Who remembers sitting down in 2019 to write down your goals with hope for 2020? I do. Never in my life could I have imagined that 2020 would be this interesting! Nevertheless, I persist. I doubled-down on my self-care to make sure that I was not only okay but thriving to the best of my ability this year. Here’s my advice on how to practice self-care in the pandemic.
1) FaceTime and voice messages with family and friends.
Social (really, it’s physical) distancing takes its toll eventually. We need to connect with our tribe. This need for connection is especially important if you’re like me and live alone. Before the pandemic, I was not a fan of FaceTime and voice messages. I preferred texting and phone conversations. However, I quickly recognized the importance of seeing my tribe’s faces and hearing their voices. In fact, their faces and voices would help calm me down and bring me back to reality. Sometimes, their faces and voices would relax me when I didn’t even know that I was tense.
We are all tired of video calls. I can’t wait to delete the Zoom app and never have to deal with it again. But I make exceptions for my tribe. I also feel better about these video calls because I don’t have to get dressed nor look presentable. My tribe accepts me as I am. What is important is that I am intentional about setting time aside to talk to my tribe. If you are suffering from Zoom fatigue, be sure to schedule these calls ahead of time so that you have time to mentally prepare.
2) Get outside and take a walk.
Working from home keeps us inside. So I love having the time and freedom to get outside more often and soak up vitamin D. Walking also helps bring me back to reality when my anxiety is high. There is something special about nature for me when I am anxious. I am intentional about leaving my phone in my apartment. I just walk and “get lost.” Walking outside is my favorite self-care in a pandemic because it forces me to leave my apartment and enter the real world.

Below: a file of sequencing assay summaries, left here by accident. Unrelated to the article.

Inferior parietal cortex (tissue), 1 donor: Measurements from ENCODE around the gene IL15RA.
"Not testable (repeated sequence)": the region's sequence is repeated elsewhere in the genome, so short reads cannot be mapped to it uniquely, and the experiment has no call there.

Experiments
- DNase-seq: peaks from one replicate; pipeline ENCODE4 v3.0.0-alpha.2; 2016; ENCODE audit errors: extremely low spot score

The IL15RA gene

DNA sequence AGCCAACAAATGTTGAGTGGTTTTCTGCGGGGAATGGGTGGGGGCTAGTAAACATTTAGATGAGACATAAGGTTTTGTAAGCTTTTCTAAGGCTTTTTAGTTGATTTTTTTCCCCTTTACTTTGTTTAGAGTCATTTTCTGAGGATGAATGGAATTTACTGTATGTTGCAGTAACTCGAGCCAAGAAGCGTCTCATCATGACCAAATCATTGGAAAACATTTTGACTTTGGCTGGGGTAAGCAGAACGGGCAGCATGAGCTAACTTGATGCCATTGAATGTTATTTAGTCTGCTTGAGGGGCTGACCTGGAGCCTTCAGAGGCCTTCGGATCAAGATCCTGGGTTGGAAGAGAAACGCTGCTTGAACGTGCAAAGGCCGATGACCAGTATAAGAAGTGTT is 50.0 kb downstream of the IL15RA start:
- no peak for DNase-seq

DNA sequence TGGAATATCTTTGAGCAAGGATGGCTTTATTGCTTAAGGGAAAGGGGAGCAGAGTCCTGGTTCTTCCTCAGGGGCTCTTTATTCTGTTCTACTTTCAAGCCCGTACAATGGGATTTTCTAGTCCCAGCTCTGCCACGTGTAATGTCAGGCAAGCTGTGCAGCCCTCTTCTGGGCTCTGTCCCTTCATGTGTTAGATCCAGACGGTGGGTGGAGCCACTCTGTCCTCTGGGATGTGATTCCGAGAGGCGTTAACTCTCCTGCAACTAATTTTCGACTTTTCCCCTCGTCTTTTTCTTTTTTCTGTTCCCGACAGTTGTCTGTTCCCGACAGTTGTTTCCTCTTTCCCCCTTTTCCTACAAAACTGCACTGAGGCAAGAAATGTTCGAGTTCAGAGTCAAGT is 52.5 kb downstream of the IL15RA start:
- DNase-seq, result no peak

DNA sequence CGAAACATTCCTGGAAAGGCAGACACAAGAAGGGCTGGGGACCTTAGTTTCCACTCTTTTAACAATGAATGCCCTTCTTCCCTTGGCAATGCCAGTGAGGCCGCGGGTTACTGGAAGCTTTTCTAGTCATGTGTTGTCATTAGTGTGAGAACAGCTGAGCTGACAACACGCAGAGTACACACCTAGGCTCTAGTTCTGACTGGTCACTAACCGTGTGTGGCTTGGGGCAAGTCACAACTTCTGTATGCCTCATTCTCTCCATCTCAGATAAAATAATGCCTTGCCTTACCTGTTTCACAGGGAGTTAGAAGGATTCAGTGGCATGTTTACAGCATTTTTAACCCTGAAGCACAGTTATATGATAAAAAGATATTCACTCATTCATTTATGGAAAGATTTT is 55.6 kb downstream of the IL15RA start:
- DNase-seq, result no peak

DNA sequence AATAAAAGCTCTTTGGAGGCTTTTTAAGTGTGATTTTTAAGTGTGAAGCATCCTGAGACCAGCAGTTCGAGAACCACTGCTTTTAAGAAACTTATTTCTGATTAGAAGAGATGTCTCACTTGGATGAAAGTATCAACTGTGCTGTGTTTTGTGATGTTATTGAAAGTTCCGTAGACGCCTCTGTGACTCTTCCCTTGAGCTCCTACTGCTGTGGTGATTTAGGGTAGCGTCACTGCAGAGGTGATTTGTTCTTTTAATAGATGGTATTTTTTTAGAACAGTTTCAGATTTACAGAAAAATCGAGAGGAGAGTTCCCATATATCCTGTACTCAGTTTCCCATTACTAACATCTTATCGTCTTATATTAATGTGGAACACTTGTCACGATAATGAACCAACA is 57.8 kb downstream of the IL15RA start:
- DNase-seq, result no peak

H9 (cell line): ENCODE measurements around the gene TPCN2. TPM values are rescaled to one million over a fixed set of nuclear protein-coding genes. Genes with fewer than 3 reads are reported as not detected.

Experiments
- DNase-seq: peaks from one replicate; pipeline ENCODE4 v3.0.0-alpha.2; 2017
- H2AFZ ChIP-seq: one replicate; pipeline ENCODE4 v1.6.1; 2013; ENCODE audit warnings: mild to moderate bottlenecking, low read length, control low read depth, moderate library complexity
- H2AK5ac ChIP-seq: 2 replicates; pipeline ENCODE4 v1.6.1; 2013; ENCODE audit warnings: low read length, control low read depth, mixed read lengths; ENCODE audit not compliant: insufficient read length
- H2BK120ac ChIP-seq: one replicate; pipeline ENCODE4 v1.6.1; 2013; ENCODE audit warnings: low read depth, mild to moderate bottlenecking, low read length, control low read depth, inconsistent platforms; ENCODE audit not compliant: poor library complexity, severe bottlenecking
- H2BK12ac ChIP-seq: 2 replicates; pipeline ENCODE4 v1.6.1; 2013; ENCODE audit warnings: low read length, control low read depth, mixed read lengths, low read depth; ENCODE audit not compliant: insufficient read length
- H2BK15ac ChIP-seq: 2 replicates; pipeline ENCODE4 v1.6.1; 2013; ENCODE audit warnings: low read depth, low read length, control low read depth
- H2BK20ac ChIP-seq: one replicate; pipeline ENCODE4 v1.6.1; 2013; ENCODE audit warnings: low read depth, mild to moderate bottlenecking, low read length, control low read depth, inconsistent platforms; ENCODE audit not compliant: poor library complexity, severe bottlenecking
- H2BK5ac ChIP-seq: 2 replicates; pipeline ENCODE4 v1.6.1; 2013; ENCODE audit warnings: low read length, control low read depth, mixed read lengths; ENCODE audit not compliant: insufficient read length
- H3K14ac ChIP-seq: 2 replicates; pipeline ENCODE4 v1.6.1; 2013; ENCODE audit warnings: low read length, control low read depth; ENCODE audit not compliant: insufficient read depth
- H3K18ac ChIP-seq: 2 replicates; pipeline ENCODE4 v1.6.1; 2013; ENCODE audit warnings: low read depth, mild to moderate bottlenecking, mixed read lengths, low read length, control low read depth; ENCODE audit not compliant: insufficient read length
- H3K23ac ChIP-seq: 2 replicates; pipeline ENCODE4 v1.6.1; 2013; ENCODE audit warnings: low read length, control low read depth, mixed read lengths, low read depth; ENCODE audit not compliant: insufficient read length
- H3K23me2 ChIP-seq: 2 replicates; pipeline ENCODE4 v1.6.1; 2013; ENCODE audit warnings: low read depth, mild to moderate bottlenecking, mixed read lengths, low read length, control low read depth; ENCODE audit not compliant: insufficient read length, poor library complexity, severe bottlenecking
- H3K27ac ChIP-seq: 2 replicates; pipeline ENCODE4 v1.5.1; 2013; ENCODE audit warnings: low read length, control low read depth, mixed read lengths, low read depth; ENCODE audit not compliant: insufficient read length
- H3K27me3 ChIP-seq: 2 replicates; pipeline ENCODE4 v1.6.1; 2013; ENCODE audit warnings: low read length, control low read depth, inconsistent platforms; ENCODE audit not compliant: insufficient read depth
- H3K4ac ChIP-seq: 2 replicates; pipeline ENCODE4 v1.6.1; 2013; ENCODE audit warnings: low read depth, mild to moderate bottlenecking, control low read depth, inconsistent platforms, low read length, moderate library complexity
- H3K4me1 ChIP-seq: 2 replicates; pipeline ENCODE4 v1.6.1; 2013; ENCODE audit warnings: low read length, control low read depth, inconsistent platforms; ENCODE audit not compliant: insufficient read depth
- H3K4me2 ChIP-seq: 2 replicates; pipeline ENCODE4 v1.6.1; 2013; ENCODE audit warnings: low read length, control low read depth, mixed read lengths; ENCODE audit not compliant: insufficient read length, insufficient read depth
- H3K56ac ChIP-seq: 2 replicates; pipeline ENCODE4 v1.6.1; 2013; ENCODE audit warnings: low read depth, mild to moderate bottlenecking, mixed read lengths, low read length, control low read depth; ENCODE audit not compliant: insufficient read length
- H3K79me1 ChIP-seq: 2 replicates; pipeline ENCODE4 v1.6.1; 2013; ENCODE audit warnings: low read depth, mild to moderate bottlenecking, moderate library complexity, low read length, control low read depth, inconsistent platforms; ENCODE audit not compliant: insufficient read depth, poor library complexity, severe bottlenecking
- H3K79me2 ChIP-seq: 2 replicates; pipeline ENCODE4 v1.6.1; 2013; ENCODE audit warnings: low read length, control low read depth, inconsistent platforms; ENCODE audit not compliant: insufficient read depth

Do you journal?
I used to have diaries as a kid. But I stopped journaling a long time ago. In therapy this year, I realized that I am accustomed to a high level of stress. This “skill” is a bad thing because I usually don’t realize just how stressed I am until everything feels overwhelming. So I started journaling again to take an audit of my feelings and emotions. This process helps me realize how I am feeling so that I can acknowledge and hold space for my emotions.
4) Extend grace.
I’ve never lived during a pandemic. Have you? Probably not!
So remember that the next time you are self-criticizing about how you’re dealing with the pandemic. Being patient and extending grace to others is important. Why not be patient and extend the same grace to ourselves? We deserve it. If we aren’t patient and gracious with ourselves, then how do we expect other people to be patient and gracious towards us? Treat yourself how you want to be treated.
5) Connect then disconnect.
I know what you’re probably saying. First, Imani wants us to connect with our tribe, but now she wants us to disconnect? We are living in a pandemic that just so happened to fall during an election year filled with a host of other social problems. So yes, we must take time to disconnect from the reality we live in right now. Try silencing or turning off your phone to relax. You can nap, watch a movie, go for a walk, read a book, or put on a face mask. I like to read during this time (hence the reason why I made the Escape with Imani series).
If you’re interested in reading more about self-care in a pandemic, read this article that emphasizes other self-care routines like eating well and exercising!
How did your general self-care routines differ from practicing self-care in a pandemic?